Is it possible to simulate an AC signal (6.2 kHz in my case) using two outputs, which alternate HIGH/LOW 180 degrees out of phase with each other? I believe these outputs would need to be fed to some transistors to handle switching of the supply and ground leads to the circuit, but I’m struggling with whether this is possible with the Photon.
I believe I could also accomplish this using a fixed supply voltage and an H-Bridge controlled by the output of the tone() function; however, I would like to know if the first (above) mentioned method is feasible, since it may result in fewer required components.
I’m trying to transmit an RF signal using a simple wire loop. DC pulses actually work, but as might be expected, I’m getting extremely poor range.
I’m open to other suggestions if I’m overlooking an obvious solution. I’m just getting into this as a hobby…
It’s not entirely clear what you’re trying to do. Do you want a square wave or a sine wave? Are you trying to make a wave that’s symmetrical about 0 volts (like AC line voltage is)? The tone function by itself can generate a 6.2 kHz square wave, if that’s all you need.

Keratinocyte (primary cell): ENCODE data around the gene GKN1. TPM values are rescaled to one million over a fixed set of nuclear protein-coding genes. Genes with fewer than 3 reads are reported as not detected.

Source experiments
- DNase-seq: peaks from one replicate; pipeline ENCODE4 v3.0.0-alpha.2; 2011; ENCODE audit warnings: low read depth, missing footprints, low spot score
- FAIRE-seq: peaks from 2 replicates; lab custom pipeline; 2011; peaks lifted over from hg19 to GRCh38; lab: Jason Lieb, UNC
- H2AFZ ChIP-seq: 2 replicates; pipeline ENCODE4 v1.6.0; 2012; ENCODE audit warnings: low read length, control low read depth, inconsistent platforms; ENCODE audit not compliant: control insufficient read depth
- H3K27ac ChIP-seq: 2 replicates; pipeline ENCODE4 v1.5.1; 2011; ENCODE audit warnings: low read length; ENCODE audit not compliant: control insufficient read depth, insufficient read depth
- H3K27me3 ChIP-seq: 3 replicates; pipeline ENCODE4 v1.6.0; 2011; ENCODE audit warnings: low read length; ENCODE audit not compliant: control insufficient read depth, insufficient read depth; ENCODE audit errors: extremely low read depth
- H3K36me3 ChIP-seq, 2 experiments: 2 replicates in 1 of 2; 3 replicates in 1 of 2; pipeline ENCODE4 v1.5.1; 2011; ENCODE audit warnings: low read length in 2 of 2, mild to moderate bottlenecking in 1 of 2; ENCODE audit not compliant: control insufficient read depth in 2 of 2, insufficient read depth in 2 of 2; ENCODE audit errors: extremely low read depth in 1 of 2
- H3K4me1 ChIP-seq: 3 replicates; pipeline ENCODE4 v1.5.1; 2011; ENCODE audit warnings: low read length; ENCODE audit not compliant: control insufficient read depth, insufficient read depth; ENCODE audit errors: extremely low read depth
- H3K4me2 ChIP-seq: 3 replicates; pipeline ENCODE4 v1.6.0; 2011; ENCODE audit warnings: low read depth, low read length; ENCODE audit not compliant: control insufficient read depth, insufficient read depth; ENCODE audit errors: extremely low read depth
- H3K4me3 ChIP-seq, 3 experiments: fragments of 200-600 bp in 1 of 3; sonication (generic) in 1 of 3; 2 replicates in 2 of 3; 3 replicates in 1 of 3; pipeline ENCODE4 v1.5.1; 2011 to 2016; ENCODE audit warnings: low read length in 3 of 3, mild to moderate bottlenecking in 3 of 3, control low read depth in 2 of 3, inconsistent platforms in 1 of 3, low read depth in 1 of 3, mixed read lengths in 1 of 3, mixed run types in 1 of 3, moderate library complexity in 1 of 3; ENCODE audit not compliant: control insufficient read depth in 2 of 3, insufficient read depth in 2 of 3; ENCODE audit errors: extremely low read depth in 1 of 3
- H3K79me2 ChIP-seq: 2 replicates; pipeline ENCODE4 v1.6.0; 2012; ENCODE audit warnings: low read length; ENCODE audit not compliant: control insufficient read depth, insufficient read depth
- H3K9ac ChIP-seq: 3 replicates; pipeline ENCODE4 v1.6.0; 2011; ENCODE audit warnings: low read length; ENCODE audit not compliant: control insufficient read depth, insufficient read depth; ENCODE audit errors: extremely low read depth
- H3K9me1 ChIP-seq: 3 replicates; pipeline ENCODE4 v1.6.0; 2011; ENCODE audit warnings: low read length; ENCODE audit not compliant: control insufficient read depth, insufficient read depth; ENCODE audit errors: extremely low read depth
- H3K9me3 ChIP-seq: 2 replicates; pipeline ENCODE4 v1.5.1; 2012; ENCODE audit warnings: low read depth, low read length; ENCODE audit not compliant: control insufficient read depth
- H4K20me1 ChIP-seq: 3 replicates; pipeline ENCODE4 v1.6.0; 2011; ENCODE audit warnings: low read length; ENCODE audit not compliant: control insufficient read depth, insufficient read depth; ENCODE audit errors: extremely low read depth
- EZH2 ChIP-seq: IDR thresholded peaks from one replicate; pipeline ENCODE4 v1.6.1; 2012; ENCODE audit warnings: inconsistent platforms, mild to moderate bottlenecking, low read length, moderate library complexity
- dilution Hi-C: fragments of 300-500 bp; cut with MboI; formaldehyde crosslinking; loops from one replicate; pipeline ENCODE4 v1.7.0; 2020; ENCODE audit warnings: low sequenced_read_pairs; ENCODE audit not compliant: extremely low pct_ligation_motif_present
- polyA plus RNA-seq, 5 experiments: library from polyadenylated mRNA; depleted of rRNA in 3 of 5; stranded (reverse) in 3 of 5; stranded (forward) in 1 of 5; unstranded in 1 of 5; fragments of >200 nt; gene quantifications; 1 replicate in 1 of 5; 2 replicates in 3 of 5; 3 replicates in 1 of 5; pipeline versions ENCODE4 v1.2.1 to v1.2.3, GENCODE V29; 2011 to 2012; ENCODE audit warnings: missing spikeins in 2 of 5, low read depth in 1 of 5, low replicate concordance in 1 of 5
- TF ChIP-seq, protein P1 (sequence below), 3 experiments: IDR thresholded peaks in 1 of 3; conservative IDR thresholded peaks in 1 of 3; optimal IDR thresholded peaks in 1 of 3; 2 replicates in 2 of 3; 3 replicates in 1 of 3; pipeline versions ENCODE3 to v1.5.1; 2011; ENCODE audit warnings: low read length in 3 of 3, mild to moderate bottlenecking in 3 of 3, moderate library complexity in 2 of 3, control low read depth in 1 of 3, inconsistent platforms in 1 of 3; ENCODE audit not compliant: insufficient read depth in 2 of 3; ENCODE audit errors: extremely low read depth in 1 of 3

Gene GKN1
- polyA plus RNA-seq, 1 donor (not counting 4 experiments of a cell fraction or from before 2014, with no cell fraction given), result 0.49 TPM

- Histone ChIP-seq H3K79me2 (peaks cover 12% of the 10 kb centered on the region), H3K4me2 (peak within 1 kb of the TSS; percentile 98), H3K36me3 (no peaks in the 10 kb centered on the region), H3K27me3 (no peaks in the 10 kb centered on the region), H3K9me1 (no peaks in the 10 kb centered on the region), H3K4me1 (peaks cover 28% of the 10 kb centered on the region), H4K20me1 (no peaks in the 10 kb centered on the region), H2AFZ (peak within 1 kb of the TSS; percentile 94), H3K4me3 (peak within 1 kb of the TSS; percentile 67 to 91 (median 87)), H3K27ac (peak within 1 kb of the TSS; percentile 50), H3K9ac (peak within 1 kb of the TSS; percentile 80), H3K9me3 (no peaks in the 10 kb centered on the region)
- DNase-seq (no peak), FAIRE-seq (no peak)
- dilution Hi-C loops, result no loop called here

After Edit: Looking at you post again, are you wanting to hook up this loop antenna between the two outputs that you want 180 degrees apart? To answer your first question, I do believe it’s possible to set one pin to HIGH and another pin to LOW simultaneously by writing to the BSSR register directly. The low 16 bits of this register are used to set a particular pin HIGH, and the high 16 bits are used to set a pin LOW. For example, if you want to have D0 Low at the same time D1 is HIGH, then reverse those, you could do this:
GPIOB -> BSSR = (1<<6) | (1<<23); //that's equal to 8388672
// some delay here
GPIOB -> BSSR = (1<<7) | (1<<22); //that's equal to 4194432
These numbers come from the fact that D1 is attached to PB6 and D0 is PB7 (7 + 16 = 23). This comes from the reference here.
With a push in the right direction, I was able to get this to work. I ended up using the pinSetFast() and pinResetFast() methods instead of the GPIO -> BSSR method.
I’m emulating an AC signal by wiring the outputs of D0 and D1 through a wire and sending pulses 180 deg out of phase to these pins at the desired frequency.
Is there a max current output for these pins that I could use to calculate an appropriate resistor value? The only current ratings I was able to find seemed to be related to total power and not for individual pins. Will I burn out the pins if I simply connected a wire from D0 directly to D1?
The max output current or current to sink is 20mA - beyond that you risk frazzling your pin.